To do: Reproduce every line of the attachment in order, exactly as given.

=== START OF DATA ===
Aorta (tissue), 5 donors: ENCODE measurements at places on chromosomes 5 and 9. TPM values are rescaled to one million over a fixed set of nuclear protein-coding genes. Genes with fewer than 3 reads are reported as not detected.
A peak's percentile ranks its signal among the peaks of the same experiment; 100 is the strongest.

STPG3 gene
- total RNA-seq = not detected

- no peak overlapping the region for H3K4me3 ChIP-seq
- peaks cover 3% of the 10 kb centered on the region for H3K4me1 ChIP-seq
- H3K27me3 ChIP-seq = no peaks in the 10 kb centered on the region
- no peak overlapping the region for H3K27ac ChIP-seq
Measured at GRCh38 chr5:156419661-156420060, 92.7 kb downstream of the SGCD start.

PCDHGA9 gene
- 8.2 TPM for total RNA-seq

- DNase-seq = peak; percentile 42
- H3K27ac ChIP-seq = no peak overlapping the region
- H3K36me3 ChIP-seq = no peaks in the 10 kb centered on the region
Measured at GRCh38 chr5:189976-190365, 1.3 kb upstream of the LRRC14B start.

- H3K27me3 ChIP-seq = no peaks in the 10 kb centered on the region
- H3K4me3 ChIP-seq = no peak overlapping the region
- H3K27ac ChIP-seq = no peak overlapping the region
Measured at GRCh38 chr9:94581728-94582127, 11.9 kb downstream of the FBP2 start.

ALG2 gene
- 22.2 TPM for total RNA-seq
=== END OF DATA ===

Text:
Aorta (tissue), 5 donors: ENCODE measurements at places on chromosomes 5 and 9. TPM values are rescaled to one million over a fixed set of nuclear protein-coding genes. Genes with fewer than 3 reads are reported as not detected.
A peak's percentile ranks its signal among the peaks of the same experiment; 100 is the strongest.

STPG3 gene
- total RNA-seq = not detected

- no peak overlapping the region for H3K4me3 ChIP-seq
- peaks cover 3% of the 10 kb centered on the region for H3K4me1 ChIP-seq
- H3K27me3 ChIP-seq = no peaks in the 10 kb centered on the region
- no peak overlapping the region for H3K27ac ChIP-seq
Measured at GRCh38 chr5:156419661-156420060, 92.7 kb downstream of the SGCD start.

PCDHGA9 gene
- 8.2 TPM for total RNA-seq

- DNase-seq = peak; percentile 42
- H3K27ac ChIP-seq = no peak overlapping the region
- H3K36me3 ChIP-seq = no peaks in the 10 kb centered on the region
Measured at GRCh38 chr5:189976-190365, 1.3 kb upstream of the LRRC14B start.

- H3K27me3 ChIP-seq = no peaks in the 10 kb centered on the region
- H3K4me3 ChIP-seq = no peak overlapping the region
- H3K27ac ChIP-seq = no peak overlapping the region
Measured at GRCh38 chr9:94581728-94582127, 11.9 kb downstream of the FBP2 start.

ALG2 gene
- 22.2 TPM for total RNA-seq